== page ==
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Janet Davies, Director of Nursing at the Royal College of Nursing, has told Daybreak that ward rounds have been forgotten in the busyness and chaos of hospitals.
The Royal College of Physicians and the Royal College of Nursing are united in calling for ward rounds to be made the cornerstone of patient care. Daybreak's Sally Lockwood reports.
- Preparation for the ward round should include a pre-round briefing.
- Consultant-led ward rounds should be conducted in the morning to facilitate timely completion of tasks during the working day.
- A nurse should be present at every bedside as part of the ward round.
- Patient, carers and relatives should be provided with a summary sheet clearly presenting information discussed in the ward round.
- Patients with dementia and learning disabilities should be supported as far as possible to make decisions about their care.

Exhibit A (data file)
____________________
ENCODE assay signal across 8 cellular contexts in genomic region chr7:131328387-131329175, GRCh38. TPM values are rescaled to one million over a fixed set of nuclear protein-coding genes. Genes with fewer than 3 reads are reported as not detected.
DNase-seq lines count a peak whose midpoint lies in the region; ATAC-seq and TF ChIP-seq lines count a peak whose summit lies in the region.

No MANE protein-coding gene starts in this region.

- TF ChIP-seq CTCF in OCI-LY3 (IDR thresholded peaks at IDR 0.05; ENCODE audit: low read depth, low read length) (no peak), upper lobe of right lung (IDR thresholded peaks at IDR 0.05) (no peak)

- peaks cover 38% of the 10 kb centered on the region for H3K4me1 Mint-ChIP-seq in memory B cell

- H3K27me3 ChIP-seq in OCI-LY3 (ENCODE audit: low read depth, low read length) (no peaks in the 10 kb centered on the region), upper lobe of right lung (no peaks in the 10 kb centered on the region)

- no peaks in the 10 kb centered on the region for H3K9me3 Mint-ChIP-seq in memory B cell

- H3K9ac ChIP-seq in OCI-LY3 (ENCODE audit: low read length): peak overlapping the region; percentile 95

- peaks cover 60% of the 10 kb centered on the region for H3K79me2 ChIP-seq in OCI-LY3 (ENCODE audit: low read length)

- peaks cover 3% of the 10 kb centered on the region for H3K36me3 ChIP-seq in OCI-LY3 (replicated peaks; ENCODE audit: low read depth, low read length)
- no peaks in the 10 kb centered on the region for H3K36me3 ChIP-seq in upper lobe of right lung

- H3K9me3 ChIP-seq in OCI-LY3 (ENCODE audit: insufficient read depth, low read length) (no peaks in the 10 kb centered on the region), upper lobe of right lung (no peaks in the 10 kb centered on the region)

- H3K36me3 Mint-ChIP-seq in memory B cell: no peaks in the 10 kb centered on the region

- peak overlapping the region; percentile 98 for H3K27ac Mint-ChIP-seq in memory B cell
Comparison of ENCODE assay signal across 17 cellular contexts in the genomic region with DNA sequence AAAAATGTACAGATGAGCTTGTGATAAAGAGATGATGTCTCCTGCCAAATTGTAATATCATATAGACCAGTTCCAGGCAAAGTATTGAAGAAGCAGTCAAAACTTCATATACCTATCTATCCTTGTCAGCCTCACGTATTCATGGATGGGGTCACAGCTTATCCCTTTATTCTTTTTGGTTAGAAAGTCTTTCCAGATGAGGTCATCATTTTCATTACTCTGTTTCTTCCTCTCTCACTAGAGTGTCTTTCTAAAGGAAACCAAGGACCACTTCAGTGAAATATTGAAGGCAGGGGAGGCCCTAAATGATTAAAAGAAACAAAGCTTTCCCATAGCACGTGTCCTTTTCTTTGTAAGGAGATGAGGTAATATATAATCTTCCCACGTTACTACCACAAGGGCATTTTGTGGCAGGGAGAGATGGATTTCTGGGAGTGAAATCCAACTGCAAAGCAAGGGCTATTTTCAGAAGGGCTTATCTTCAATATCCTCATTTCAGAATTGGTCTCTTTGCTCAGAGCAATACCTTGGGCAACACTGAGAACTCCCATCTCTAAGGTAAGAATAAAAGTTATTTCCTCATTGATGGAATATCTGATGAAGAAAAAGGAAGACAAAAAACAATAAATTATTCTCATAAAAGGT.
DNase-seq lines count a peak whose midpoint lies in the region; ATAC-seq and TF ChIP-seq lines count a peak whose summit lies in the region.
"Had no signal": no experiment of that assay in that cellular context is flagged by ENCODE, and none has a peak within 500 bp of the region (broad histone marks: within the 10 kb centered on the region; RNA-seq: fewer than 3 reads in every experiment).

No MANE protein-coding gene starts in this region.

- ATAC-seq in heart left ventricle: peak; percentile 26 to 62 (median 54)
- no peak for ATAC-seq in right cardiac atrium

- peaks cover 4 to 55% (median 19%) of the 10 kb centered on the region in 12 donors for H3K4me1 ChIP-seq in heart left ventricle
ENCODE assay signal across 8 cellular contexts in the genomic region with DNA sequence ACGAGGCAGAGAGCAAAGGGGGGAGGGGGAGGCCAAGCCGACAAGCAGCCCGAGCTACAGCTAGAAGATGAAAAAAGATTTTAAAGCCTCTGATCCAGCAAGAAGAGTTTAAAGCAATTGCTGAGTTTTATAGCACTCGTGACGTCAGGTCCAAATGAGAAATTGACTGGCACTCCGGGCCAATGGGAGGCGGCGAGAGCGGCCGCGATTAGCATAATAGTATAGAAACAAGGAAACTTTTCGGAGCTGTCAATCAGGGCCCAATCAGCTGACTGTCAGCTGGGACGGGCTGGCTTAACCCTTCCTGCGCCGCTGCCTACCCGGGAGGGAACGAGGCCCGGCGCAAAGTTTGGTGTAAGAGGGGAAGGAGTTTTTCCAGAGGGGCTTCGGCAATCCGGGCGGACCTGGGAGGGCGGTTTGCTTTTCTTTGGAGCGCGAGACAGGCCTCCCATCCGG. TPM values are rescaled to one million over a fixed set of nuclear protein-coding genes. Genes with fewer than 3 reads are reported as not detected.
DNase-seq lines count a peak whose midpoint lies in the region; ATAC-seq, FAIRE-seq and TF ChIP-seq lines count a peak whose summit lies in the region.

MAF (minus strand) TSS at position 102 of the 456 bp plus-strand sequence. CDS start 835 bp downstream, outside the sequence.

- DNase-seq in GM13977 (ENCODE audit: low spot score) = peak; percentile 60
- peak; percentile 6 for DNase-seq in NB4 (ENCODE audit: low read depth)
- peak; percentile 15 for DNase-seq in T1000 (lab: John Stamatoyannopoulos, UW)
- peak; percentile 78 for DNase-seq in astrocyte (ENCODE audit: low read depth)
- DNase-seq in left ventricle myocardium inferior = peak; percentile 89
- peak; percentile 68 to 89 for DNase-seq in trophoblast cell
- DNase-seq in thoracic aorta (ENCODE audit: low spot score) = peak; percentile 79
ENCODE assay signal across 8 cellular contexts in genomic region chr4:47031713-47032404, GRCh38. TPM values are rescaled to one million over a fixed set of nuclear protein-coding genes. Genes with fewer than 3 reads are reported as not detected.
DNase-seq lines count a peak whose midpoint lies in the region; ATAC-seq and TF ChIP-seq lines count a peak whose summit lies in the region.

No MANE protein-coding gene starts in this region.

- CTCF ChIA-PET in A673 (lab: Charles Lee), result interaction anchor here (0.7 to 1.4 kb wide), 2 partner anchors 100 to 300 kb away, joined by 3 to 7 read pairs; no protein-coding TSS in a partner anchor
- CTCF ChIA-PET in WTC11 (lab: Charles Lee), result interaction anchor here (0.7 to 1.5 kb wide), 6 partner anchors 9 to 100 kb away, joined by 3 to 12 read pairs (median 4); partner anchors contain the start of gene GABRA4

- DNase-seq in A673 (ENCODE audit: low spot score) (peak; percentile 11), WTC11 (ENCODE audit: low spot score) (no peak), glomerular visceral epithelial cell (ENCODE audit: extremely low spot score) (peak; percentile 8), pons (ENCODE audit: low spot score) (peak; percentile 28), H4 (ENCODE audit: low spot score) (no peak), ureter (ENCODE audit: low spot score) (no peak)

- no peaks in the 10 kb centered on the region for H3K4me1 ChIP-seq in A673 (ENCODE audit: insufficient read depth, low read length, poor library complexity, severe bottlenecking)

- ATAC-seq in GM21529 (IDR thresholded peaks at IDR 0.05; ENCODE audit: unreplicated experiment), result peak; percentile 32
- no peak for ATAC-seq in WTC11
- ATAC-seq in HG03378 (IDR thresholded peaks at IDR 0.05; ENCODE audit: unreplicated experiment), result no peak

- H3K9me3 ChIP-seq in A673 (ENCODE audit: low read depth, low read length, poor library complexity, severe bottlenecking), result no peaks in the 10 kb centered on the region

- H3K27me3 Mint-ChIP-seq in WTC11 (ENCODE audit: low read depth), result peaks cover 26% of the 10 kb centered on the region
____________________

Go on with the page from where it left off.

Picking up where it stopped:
- Patients records should be kept centrally to promote effective communication and team working.
- Ward-round teams should utilise locally adapted checklists to reduce omissions, improve patient safety and strengthen multidisciplinary communication.
The Royal College of Physicians and the Royal College of Nursing are united in calling for ward rounds to be made the cornerstone of patient care.
The Colleges are also calling for a concerted culture change with clinical staff, managers and hospital executives engaging with, and focusing on, improving the quality of ward rounds.
Hospital staff are being stretched so thin that critical ward rounds are being neglected, leading clinicians have said.
Fewer members of staff, tighter budgets and a rising tide of admissions have led to a deterioration of ward rounds in hospitals, the Colleges have said.
The quality of rounds must improve to ensure that patients are seen as people and not conditions, they said.
Ward rounds are "critical" to patient care and should not be curtailed by hospital managers, they added.